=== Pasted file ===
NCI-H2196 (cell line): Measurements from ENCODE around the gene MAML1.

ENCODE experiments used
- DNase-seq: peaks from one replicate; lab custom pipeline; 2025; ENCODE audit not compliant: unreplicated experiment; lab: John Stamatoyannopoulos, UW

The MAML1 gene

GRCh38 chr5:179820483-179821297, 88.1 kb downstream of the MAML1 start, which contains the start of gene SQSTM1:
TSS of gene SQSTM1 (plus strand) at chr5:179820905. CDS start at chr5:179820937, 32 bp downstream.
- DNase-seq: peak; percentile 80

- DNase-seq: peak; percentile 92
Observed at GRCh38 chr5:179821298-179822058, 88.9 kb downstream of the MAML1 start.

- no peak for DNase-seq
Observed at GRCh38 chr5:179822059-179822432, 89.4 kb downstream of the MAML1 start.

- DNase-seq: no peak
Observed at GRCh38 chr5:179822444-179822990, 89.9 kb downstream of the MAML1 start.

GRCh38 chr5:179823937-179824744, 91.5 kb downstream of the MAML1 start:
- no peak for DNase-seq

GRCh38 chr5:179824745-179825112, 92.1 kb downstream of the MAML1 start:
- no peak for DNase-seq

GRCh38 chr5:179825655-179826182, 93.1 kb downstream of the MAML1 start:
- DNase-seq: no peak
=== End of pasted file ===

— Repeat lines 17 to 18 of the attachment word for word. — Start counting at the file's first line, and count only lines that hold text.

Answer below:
- no peak for DNase-seq

GRCh38 chr5:179825655-179826182, 93.1 kb downstream of the MAML1 start: